InfoWorld's Month of Enterprise Startups (or "MoES" for short) is one way to get exposed to fresh, innovative ideas that are offbeat -- a way to get IT staff thinking about different areas that they might not have got involved in without it. But MoES is not the only way.
The realization is percolating throughout the upper ranks of enterprises that, although they hear a lot from the likes of IBM or Microsoft, company executives are all too often in the dark about what smaller technology companies are doing. And, with busy schedules that run as close to 24/7 as is humanly possible, there's little time for them to go looking on their own at trade shows or industry conferences, where new companies typically display their wares.
"There is little inclination on the part of an enterprise to spend the money and time to pull IT staff away from day to day tasks in order to send them to conferences that take place around the country and the globe practically every month of year," says Joseph Cerro, formerly head of Informatics at Bayer Pharmaceuticals and now head of The Schooner Group LLC, a consulting firm that specializes in high-end informatics and IT innovation consulting.
For more and more companies, the solution to that problem is a "technology day" -- a traveling road show where the startups come to them, rather than the other way around.
Venture capital firm Mirador Capital launched its "technology days" program a year ago. It works like this: Mirador, with connections across the venture capital landscape, invites relevant startups and smaller established companies to come in and make a presentation to large enterprise-level companies. Mirador acts as a neutral third party, reviewing what their clients' needs are what opportunities they are looking for.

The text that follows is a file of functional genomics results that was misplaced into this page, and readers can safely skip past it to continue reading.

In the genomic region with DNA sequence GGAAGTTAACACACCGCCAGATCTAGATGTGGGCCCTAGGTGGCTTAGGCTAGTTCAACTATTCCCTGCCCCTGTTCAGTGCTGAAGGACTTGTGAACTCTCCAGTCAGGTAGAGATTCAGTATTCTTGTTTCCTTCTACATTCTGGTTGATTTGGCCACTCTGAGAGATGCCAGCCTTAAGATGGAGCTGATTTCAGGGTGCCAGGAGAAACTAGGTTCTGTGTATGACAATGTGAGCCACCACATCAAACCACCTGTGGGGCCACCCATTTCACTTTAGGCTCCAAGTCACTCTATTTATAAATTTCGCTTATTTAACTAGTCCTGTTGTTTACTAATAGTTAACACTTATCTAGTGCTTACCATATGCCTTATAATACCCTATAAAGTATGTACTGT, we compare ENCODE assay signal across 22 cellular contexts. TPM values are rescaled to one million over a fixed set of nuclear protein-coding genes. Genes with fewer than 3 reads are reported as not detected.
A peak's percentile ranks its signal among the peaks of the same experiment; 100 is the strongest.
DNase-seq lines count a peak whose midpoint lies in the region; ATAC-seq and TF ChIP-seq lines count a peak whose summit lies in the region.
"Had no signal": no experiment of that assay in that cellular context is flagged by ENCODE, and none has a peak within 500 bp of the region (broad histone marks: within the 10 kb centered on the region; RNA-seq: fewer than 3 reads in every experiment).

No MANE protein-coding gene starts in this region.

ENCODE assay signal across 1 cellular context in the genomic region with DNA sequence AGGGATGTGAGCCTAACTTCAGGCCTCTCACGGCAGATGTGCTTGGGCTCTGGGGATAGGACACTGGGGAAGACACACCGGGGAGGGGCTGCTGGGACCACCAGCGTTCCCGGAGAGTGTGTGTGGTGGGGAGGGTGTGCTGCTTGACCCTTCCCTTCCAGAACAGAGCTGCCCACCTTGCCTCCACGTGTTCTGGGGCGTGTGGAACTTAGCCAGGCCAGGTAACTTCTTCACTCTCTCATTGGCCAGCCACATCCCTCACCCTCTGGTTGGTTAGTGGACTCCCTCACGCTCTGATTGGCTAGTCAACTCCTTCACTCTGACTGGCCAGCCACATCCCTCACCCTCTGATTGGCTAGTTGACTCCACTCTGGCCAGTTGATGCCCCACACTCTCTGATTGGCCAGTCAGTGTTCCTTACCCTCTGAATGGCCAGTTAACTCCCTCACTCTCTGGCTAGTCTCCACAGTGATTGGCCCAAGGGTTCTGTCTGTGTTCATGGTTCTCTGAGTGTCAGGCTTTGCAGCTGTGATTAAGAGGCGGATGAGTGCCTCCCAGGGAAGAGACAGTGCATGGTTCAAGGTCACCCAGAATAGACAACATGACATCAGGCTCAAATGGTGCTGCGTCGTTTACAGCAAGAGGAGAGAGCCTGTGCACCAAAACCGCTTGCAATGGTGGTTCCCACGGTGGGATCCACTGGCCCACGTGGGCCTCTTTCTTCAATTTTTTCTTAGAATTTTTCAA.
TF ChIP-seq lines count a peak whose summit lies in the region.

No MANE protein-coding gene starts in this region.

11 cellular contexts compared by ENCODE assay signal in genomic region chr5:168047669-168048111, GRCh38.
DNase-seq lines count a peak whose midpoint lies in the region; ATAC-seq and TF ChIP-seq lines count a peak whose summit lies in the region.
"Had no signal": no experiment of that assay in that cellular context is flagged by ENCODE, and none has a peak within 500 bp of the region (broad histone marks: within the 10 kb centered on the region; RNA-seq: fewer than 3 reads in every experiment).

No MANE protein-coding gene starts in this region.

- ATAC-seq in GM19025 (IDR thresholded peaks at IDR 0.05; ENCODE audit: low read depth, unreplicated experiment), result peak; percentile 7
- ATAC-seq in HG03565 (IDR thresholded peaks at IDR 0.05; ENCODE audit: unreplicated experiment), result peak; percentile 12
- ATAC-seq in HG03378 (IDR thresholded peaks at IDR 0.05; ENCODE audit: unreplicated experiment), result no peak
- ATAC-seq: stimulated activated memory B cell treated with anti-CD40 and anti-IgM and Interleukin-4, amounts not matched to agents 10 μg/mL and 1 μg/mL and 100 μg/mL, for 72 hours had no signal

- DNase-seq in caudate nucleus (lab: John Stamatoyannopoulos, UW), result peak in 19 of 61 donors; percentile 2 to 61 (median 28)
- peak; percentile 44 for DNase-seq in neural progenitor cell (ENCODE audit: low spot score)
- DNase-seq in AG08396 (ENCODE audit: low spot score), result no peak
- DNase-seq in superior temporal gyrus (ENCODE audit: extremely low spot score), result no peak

In the second stage, Mirador nominates and suggests companies that might fit. Enterprises review the list and follow up with a subject matter call of an hour or two with each company. Finally the list of companies is winnowed down to between five and 20 companies that will be asked to present.
Mirador's not the only firm to light on the idea of a traveling roadshow.
"Intel has their version of this for their portfolio companies. They did about 50 of these last year," says Ken Hausman, a managing director at Mirador. "The startups gave us an overview of their technology and what problems they thought their technology solved and what their approach around that would be," says Cerro of the technology day run by Mirador that Bayer hosted.
The idea appears to be catching on. When Mirador set a technology day for British Telecom, for example, BT flew in all of its worldwide CTOs. It does the same thing for Motorola, British Petroleum, and CitiCorp to name a few.
"CitiCorp met with 50 companies, 20 minutes each," Hausman says.
One reason for the success of the program, Hausman believes, is that in a fluid business economy, IT executives move around too much to get a feel for what is out there.
"They are busier than heck, and they haven’t been in a company long enough so they don’t have the established relationships that you would if you were at a company for 20 years," Hausman says.
But the value of holding technology days does not just go to the host company. It also benefits the startups. Cerro recalls that following the technology day at Bayer, the company started pilot projects with a couple of the presenting companies.
Having to sing for your supper in front of a roomful of knowledgeable IT executives also helps aspiring companies hone their messages and focus their offerings. Cerro recalls that some companies that came through didn’t understand what the unique selling points of their technology were to an enterprise.
"They were not hitting the market sweet spot," Hausman says.
The feedback to these companies was invaluable. "That's something the startups weren’t really expecting," Cerro says.
Finally, and not surprisingly, the venture capitalists benefit too, getting access to director and vice president-level execs who give them proprietary information about what is important to their employers.
Cerrro believes if an enterprise sees an interesting idea from a startup it can probably buy the technology inexpensively. But what really makes technology days a hit is that the incentives are spread around very nicely.